GOP prepares new 5-year NFIP authorization

New measures are aimed at making the program more financially stable

GOP prepares new 5-year NFIP authorization

Insurance News

By Allie Sanchez

The House Financial Services Committee’s Republican members have taken the first steps to reform the National Flood Insurance Program with a draft for its reauthorization.

The NFIP expires at the end of September, and Republican congressmen have outlined a reauthorization plan for the next five years whose main goal is to provide financial stability to federal flood insurance.

The draft aims to facilitate the program’s transition to more private insurance providers while addressing its $25 billion debt, according to a report by the Morning Consult.

Congress aims to enact a law “that begins the transition to a competitive, innovative and sustainable flood insurance market where consumers have real choices,” committee chairman Rep. Jeb Hensarling (R-Texas) said.

Among other things, the draft proposes to impose surcharges and increased assessment rates, which are foreseen to improve the NFIP’s liquidity. If the proposal passes into law, the NFIP’s reserve fund would be increased annually by 1% if it doesn’t receive funds which the law has authorized it to collect.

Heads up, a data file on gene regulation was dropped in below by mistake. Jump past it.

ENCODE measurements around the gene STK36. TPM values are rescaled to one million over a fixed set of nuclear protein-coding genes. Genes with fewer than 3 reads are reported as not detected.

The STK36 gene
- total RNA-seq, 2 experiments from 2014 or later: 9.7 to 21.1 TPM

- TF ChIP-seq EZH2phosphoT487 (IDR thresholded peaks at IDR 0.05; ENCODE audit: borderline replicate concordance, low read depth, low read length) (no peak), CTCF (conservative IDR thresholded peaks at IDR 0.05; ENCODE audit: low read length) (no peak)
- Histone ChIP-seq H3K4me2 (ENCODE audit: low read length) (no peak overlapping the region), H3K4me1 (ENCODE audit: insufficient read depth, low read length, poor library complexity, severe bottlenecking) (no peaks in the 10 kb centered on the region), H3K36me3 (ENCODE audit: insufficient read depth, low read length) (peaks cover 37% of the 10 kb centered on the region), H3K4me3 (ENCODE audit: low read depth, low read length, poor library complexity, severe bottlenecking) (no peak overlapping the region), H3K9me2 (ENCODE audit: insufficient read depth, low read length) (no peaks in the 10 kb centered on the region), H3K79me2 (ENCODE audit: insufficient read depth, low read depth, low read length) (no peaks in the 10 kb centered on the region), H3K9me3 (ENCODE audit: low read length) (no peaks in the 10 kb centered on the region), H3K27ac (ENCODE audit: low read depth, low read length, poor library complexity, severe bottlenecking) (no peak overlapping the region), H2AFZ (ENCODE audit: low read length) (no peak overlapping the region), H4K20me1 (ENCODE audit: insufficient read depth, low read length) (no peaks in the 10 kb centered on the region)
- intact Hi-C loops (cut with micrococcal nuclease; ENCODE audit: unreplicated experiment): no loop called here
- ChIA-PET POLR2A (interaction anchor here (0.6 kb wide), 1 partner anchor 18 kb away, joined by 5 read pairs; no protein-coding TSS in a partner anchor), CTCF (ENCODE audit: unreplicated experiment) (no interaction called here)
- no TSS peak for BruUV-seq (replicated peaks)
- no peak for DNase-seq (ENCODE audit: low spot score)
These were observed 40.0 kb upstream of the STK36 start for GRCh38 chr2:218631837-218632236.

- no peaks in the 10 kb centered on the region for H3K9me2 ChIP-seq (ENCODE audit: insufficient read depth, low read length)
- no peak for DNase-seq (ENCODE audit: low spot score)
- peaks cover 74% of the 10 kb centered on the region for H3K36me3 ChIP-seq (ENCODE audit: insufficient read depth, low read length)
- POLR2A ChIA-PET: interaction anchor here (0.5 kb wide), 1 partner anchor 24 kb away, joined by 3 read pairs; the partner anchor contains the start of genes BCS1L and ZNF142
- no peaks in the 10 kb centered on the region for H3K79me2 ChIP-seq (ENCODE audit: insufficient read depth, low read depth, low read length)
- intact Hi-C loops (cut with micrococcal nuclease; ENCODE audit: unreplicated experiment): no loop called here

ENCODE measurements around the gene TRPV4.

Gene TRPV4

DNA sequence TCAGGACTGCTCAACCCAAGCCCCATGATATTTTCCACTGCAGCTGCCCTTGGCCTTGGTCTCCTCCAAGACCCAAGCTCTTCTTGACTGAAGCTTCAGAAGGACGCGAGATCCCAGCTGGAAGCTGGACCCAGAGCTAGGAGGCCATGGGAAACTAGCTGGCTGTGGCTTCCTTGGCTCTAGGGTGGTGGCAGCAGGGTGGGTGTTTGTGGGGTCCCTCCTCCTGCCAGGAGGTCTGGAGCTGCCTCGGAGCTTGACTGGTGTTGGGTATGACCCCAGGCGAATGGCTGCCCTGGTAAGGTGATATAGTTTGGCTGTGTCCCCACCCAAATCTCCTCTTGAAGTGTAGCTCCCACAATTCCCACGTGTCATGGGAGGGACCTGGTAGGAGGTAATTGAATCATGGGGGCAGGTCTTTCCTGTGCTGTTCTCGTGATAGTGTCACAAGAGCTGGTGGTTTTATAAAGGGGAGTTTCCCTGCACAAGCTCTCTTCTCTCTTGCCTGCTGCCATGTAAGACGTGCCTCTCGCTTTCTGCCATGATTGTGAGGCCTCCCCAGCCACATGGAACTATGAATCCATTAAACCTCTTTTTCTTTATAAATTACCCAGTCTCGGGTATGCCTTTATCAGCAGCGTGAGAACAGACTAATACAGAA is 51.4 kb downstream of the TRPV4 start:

Further, the Federal Emergency Management Agency, which administers the NFIP, would be provided with financial instruments designed to minimize “the chances of future borrowing from taxpayers by giving the NFIP the tools it needs to return to a strong financial footing while protecting homeowners.”

Republicans also propose to reduce the cap on premium rate hikes from the current 18% to 15%, while putting in place savings products to help policy holders reduce or eliminate their NFIP premiums, the report said.

An annual actuarial review of the program was also put forth to ensure that its revenue streams remain viable and can support flood risk over the long term.

On the last year of the reauthorization, the NFIP would be barred from selling policies for new structures in high-risk areas if private insurance plans are already available.

During this time, the NFIP will start to adjust rates based on the actual risk of the properties it covers as well as halt coverage for homes whose replacement value exceeds $1 million, the draft also proposed.

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